Sometimes bath time means a roll in the mud, and sometimes it’s a plunge in the snow. Little ones learn how baby animals friends clean up.
Called a “born storyteller” by the media, Marsha Diane Arnold is the picture book author of 21 books, with over one million books sold. Her books have garnered honors from Best First Book by a New Author to Dolly Parton’s Imagination Library to Smithsonian Notable. Recent books include the bilingual Galápagos Girl and Lost. Found., both Junior Library Guild selections. Lost. Found. received three starred reviews and was illustrated by Caldecott Medal winner Matthew Cordell.
Growing up on the Kansas prairies, Marsha lived in Northern California most of her life. Now she lives with her husband in Florida, near the Caloosahatchee River and her family. Besides creating stories, she loves scuba diving, hiking, traveling, gardening, and climbing trees.
Phyllis Limbacher Tildes is the author and illustrator of many books for children, including <i>Baby Animals Day & Night, Baby Animals Spots & Stripes</i>, and <i>Baby Animals Black and White</i>. She lives in Savannah, Georgia. Phyllis has worked as a designer for Hallmark and was the assistant art director for Hopkins Art Center at Dartmouth College after her graduation from RISD. She was a freelance graphic designer for over twenty-five years, doing everything from logos to opera and ballet promotion pieces.<br>She never lost sight of her original dream of becoming an author/illustrator, however, and in 1995 her first children’s book, <i>Counting on Calico</i>, was published. Since then she has published several other stories ranging from pets and wildlife to ethnic tales.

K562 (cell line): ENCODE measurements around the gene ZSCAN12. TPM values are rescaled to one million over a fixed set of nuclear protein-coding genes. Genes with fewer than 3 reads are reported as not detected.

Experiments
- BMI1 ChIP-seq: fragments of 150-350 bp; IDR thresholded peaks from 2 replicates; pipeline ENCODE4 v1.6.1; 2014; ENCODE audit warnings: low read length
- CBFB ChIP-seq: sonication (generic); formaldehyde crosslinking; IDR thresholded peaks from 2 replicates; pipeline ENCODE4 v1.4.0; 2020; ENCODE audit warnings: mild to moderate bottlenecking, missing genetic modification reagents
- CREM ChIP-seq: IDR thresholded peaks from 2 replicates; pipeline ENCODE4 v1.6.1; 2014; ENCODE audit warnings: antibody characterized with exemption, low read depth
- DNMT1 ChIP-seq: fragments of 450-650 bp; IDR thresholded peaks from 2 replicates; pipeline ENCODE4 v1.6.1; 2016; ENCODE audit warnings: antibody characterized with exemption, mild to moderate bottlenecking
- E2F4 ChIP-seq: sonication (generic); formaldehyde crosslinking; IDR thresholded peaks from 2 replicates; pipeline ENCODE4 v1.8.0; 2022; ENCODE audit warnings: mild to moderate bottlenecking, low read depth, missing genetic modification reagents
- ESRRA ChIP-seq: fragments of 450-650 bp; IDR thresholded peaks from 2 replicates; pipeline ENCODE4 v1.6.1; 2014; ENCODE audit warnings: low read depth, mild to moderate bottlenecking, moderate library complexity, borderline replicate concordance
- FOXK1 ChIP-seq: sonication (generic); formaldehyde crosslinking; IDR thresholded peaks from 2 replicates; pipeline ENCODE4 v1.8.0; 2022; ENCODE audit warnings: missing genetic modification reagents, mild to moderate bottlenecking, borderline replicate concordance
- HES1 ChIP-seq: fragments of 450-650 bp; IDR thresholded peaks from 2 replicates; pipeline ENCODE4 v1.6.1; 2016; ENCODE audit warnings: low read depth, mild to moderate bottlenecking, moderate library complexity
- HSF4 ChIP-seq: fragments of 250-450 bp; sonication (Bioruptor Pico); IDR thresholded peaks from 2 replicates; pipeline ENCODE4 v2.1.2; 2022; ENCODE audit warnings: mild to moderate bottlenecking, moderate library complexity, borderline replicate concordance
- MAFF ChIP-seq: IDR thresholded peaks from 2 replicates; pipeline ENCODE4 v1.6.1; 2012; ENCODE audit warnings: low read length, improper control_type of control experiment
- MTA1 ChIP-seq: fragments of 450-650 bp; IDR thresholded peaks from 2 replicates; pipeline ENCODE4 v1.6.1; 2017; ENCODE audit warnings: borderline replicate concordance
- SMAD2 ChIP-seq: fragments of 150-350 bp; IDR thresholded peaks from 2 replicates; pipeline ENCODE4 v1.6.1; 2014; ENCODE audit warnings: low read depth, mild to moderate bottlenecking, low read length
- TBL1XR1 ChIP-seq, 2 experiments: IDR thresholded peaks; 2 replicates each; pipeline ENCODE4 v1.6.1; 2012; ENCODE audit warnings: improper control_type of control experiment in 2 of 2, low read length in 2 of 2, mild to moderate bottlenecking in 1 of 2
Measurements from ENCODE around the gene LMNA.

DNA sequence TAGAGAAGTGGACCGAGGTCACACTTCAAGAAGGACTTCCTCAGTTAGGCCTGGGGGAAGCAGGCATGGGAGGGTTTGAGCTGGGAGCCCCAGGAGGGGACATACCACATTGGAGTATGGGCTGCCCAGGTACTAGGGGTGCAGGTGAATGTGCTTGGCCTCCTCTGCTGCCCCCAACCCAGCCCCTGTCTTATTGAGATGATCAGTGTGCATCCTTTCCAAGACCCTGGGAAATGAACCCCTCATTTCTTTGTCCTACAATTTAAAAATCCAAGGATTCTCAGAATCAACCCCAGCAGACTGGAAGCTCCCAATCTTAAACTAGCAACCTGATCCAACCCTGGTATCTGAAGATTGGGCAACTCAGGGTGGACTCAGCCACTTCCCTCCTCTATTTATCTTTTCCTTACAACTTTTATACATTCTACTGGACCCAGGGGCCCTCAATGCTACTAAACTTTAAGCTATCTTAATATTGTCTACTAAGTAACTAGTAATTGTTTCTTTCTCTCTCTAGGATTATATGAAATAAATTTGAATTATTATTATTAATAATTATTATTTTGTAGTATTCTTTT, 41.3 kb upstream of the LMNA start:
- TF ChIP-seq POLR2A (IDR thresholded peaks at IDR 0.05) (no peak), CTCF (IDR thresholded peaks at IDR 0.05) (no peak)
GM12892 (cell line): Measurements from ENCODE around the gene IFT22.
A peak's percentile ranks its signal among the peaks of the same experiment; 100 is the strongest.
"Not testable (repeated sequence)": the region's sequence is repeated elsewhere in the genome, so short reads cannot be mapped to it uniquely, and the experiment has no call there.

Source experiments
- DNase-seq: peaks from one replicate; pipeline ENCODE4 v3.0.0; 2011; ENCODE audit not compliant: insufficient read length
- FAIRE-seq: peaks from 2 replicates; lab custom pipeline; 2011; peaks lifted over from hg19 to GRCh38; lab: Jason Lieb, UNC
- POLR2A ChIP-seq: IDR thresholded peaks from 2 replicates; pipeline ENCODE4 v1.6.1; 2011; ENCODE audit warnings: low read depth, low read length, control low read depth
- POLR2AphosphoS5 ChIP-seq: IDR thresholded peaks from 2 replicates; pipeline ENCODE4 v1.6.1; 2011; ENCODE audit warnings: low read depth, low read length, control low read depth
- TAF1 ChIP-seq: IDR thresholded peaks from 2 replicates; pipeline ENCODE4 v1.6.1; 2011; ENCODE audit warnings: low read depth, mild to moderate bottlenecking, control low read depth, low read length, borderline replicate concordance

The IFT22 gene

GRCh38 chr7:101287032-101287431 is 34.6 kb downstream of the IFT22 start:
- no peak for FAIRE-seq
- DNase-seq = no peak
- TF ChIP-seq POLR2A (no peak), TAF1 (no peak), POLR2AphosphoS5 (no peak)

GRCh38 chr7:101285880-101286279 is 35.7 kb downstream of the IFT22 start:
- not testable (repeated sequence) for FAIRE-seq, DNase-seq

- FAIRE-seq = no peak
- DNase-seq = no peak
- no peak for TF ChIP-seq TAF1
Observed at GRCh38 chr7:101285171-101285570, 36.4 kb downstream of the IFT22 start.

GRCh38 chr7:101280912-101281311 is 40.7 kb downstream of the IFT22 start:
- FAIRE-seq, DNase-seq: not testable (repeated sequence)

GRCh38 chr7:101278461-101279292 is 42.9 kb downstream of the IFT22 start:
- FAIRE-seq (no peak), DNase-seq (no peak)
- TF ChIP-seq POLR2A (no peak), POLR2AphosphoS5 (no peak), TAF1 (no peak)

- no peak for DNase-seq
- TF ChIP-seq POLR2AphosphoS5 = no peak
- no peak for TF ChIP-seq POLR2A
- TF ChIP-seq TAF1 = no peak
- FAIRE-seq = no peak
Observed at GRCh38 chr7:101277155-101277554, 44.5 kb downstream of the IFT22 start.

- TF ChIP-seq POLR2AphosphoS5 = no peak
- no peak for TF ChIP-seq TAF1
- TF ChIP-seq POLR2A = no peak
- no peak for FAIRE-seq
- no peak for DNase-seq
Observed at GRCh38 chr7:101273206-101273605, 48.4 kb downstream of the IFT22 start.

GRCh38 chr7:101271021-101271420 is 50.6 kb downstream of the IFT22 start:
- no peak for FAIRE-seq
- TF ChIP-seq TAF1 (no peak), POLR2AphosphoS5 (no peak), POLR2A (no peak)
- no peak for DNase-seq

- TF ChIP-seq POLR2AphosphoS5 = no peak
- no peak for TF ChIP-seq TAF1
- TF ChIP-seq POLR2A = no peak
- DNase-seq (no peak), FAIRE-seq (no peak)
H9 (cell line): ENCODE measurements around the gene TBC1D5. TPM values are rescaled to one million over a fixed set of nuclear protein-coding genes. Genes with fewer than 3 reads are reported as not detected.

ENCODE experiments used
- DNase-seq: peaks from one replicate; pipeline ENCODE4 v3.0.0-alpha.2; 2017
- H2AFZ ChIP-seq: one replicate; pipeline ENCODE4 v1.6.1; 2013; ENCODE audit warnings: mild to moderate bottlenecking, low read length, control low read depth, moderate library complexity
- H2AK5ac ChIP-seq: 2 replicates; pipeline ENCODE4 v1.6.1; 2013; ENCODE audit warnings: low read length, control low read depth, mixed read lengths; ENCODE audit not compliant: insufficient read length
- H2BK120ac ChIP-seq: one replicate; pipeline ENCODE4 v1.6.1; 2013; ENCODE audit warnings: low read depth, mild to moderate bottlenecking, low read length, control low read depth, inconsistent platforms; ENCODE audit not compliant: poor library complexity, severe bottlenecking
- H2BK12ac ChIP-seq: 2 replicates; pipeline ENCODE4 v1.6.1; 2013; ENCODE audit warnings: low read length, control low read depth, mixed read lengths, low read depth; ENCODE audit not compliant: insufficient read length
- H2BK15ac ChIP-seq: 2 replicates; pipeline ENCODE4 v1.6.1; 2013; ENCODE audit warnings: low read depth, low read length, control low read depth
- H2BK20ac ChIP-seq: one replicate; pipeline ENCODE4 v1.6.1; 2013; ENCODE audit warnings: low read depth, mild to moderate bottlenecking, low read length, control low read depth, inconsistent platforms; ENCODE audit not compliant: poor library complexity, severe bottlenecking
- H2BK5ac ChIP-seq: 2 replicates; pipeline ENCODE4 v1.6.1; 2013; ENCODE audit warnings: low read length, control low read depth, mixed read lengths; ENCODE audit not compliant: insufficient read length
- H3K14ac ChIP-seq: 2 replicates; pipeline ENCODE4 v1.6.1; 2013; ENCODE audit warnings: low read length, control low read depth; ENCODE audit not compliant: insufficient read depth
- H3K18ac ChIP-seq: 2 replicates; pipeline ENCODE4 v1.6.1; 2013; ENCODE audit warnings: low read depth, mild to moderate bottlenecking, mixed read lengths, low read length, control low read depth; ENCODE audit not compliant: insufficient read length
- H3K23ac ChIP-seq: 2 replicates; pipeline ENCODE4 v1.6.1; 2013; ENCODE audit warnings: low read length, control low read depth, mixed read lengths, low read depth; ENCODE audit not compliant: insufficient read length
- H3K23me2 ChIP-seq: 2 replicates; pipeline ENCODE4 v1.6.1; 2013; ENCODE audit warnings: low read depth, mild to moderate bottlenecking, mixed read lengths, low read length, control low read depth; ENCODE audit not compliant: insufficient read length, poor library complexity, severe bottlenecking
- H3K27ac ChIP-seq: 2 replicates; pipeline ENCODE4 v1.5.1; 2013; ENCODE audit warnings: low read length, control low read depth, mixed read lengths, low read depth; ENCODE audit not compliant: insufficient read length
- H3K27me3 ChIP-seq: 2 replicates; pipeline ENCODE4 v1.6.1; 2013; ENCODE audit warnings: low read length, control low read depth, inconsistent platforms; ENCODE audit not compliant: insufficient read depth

What would you say is the primary message of [this book]?
What I wanted to show in this board book is the similarity between humans and animals. I show in the book that animals take different kinds of baths; the last page shows the sweet surprise of a human baby taking a bubble bath.
What was the hardest part about creating [this book]?
I know quite a bit about animals, but after accepting the book, my editor wanted absolute verification of when a specific baby animal started to clean itself and what a specific baby animal is called. Even animal specialists I spoke with weren’t certain about the first and there were differences of opinions about the second. It was challenging research, but I love how the book came out.